- Alastair Dick
- and Jean During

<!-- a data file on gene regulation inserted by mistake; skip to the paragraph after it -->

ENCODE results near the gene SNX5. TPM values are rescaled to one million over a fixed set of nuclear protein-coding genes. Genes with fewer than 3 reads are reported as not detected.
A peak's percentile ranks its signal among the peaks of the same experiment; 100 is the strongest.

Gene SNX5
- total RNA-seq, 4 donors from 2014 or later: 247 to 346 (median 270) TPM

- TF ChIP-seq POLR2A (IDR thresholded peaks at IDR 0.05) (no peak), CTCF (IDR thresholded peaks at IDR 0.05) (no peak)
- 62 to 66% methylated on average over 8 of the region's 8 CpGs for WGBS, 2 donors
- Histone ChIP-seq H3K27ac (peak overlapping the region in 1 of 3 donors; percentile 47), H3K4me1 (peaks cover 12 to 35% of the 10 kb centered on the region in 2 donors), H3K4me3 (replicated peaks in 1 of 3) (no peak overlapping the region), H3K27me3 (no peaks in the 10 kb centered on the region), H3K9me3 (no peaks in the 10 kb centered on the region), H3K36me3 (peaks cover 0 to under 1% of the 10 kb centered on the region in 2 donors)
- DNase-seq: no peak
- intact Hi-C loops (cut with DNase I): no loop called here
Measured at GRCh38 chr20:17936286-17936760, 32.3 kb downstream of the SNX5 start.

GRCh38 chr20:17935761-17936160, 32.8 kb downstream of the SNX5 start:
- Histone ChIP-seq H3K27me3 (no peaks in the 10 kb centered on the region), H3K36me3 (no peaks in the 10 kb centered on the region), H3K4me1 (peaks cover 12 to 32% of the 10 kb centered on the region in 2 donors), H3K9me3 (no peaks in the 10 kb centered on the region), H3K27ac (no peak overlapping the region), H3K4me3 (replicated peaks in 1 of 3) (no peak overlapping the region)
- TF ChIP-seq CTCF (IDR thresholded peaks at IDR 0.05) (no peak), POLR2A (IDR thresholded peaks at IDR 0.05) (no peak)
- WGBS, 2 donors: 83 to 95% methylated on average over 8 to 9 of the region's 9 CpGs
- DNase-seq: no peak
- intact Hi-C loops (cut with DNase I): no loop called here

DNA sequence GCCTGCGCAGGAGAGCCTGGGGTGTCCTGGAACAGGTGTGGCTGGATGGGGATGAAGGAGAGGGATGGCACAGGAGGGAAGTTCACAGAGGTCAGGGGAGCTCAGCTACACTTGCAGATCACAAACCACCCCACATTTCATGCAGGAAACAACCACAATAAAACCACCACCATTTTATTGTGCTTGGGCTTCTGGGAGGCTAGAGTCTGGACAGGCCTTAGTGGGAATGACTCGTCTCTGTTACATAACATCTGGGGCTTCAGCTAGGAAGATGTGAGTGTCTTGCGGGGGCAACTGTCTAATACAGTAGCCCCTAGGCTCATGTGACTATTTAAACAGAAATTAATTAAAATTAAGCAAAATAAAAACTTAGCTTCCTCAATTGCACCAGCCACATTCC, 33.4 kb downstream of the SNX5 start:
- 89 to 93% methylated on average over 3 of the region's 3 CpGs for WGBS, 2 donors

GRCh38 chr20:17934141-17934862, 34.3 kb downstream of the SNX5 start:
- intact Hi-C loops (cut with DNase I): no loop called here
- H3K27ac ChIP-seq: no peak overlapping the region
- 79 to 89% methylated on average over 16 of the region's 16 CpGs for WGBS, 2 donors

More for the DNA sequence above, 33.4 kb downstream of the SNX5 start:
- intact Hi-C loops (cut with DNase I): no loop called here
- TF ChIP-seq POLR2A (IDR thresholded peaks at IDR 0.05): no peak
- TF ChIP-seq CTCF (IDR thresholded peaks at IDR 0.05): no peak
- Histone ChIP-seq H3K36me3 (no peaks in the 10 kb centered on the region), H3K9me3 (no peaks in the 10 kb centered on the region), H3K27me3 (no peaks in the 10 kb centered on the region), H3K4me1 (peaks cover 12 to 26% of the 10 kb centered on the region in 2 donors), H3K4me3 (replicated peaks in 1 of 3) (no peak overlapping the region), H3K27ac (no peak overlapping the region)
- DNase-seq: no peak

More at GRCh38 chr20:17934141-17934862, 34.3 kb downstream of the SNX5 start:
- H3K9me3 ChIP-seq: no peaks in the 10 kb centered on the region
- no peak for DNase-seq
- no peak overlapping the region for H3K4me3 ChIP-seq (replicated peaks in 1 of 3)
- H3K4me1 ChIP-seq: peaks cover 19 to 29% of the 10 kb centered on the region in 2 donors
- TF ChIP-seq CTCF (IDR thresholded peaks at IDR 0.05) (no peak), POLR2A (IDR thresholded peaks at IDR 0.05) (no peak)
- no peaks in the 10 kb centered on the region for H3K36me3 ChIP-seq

Plucked board zither with a simple keyboard of India, Pakistan, and Iranian Baluchistan; it is also known as bānjo, benju, or māndolīn. It was invented in Japan during the Taishō era as the Taishō-goto and was soon imported to South Asia (probably to Bombay, for it is especially common between there and Karachi). The bulbultarang (‘caprice of the nightingale’) has a pair of main strings and extra drone strings made of steel; they are plucked with a small plectrum in fast strumming style. The strings are stopped by metal tangents which rise to stop the string when the typewriter-style keys, arranged chromatically in two octaves, are depressed. The stopping mechanism is much the same as that of the clavichord. The Baluchi bānjois a metre long and has six strings; the drones are tuned to tonic and dominant on either side of the paired melody strings (C–G–G/G–G–C). The instrument is used mainly in the popular Muslim devotional music ...